The level of RNAi-mediated target gene suppression diminishes with time in culture. After 4 weeks in vitro the level of suppression of SGTP1 is ~50% compared with ~65% at day 7 post treatment. For SGTP4 the suppression level at week 4 in culture is 70% compared with >95% at day 7. These data demonstrate that the RNAi effect remains substantial even after a month in culture. In contrast, equivalent parasites recovered from infected mice 4 weeks after RNAi treatment exhibit no remaining SGTP gene suppression. Those parasites that have survived in vivo have SGTP mRNA levels at or even above control levels. Similar variable outcomes of RNAi in schistosomes ex vivo compared to in vivo have been reported in other studies , . One hypothesis is that RNAi is variably effective in different parasites and/or that different individuals in the treated parasite population received different amounts of siRNA. Those in which SGTP knockdown is least effective, or that received less dsRNA, survive because the expression of their SGTP genes is minimally impaired. Another hypothesis is that worms in vivo are more metabolically robust and this leads to a shorter half life of the dsRNA and/or its downstream effectors. In mammalian cells the longevity of the RNAi effect can depend on cell type: in non-dividing cells suppression can persist for several weeks whereas in rapidly dividing cells the effect may last only from 3 to 7 days. . Schistosomes in culture appear quiescent; they do not develop as quickly and fully as do parasites in infected animals and this may contribute to the persistence of gene suppression observed in the cultured worms.
In summary, this work shows that by demonstrably suppressing glucose transporter gene expression in schistosomes using RNAi, parasite feeding is hindered and this can significantly lower parasite viability. These findings provide direct evidence for the importance of SGTP1 and SGTP4 for schistosomes in importing exogenous glucose and show that the proteins are important for normal parasite development within the mammalian host.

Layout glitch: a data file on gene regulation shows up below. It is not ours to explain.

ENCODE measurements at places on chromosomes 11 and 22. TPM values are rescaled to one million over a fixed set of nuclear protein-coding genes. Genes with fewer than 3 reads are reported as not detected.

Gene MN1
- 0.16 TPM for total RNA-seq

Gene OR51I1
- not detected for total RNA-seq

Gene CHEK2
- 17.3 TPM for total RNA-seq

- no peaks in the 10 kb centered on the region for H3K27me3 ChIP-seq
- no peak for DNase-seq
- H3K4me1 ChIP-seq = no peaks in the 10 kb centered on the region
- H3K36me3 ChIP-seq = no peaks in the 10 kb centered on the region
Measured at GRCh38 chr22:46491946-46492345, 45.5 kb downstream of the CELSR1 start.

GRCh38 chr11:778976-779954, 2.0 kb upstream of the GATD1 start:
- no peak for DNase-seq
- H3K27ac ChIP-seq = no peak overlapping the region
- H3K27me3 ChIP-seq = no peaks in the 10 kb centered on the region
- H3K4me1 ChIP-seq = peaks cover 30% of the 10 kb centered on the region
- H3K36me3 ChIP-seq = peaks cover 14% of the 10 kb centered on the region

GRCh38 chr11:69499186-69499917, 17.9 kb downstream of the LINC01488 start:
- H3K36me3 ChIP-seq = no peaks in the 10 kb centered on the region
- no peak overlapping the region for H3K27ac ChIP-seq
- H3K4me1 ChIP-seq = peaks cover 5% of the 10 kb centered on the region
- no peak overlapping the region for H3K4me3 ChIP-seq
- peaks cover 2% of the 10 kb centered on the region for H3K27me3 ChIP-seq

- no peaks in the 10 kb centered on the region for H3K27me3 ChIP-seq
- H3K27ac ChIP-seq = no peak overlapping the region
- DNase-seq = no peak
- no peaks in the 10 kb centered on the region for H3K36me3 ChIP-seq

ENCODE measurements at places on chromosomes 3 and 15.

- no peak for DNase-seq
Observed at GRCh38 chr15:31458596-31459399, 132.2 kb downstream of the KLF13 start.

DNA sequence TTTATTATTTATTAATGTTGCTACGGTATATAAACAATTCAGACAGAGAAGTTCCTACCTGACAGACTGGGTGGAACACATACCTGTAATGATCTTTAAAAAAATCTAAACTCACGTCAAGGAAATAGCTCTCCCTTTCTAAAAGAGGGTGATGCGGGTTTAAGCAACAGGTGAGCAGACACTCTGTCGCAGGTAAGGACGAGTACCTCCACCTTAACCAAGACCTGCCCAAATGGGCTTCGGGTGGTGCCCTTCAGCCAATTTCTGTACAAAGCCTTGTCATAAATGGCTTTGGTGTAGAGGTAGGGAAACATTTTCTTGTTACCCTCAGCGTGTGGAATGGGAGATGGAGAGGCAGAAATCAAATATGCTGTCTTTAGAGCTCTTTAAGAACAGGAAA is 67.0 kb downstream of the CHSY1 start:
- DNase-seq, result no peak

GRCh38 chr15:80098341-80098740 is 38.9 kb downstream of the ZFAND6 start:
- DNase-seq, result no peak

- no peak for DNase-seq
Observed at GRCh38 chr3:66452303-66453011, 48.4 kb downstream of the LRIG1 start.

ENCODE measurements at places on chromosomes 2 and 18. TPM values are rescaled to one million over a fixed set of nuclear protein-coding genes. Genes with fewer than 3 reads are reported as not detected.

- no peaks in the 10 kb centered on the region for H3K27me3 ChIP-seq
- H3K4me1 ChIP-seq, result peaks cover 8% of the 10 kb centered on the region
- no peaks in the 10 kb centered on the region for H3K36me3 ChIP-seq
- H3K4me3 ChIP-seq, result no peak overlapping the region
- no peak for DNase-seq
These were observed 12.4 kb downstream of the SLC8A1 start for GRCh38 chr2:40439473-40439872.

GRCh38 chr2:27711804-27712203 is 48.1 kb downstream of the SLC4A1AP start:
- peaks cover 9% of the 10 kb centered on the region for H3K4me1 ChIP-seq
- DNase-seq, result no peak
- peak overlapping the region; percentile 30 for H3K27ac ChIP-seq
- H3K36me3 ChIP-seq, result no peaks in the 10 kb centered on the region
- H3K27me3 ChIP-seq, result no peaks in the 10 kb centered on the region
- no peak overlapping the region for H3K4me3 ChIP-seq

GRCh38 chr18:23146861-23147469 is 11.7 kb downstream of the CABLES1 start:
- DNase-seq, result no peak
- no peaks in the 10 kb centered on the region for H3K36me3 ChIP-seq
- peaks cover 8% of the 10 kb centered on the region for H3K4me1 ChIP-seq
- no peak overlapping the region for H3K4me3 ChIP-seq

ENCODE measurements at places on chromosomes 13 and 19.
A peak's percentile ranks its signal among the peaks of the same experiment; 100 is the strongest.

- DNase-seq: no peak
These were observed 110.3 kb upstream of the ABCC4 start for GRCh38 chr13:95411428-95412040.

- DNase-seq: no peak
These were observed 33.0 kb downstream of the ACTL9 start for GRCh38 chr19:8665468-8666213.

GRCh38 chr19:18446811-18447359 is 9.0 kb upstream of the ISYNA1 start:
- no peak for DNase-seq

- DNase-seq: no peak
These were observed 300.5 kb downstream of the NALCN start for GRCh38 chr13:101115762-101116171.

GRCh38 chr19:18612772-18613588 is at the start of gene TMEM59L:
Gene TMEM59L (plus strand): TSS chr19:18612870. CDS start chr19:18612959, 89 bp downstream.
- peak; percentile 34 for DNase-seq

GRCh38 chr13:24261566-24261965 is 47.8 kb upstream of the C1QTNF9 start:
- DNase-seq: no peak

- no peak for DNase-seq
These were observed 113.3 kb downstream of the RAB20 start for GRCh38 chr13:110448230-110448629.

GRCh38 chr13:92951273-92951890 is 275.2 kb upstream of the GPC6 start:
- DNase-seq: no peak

Materials and Methods
Infection of mice with schistosome parasites was carried out following review and approval by the Institutional Animal Care and Use Committee of Tufts University or Instituto René Rachou - FIOCRUZ. The Tufts animal management program is accredited by the American Association for the Accreditation of Laboratory Animal Care, meets the National Institutes of Health standards as set forth in the “Guide for the Care and Use of Laboratory Animals” (National Academy Press, Washington DC, 1996), and accepts as mandatory the PHS “Policy on Humane Care and Use of Laboratory Animals by Awardee Institutions” and NIH “Principals for the Utilization and Care of Laboratory Animals Used in Testing, Research and Training”.
Biomphalaria glabrata snails infected with S. mansoni were obtained from Dr. Fred Lewis (Biomedical Research Institute, Rockville, MD). In some experiments parasites were obtained from snails infected at Instituto René Rachou - FIOCRUZ, Belo Horizonte, MG, Brazil. Schistosomula were prepared from cercariae released from infected snails and were cultured in Basch medium at 37°C, in an atmosphere of 5% CO2 as described . Parasite viability was ≥90% at the beginning of each experiment as assessed by Hoechst staining . In some experiments schistosomula were kept in complete RPMI medium which is RPMI supplemented with 10 mM Hepes, 2 mM glutamine, 5% fetal calf serum and antibiotics (100 U/ml penicillin and 100 µg/ml streptomycin). Adult worms were recovered by vascular perfusion from Balb/c mice that were infected with 125 cercariae, 6 weeks previously. Adult parasites were maintained in Basch medium for RNAi experiments.
Treatment of parasites with double stranded RNA (dsRNA)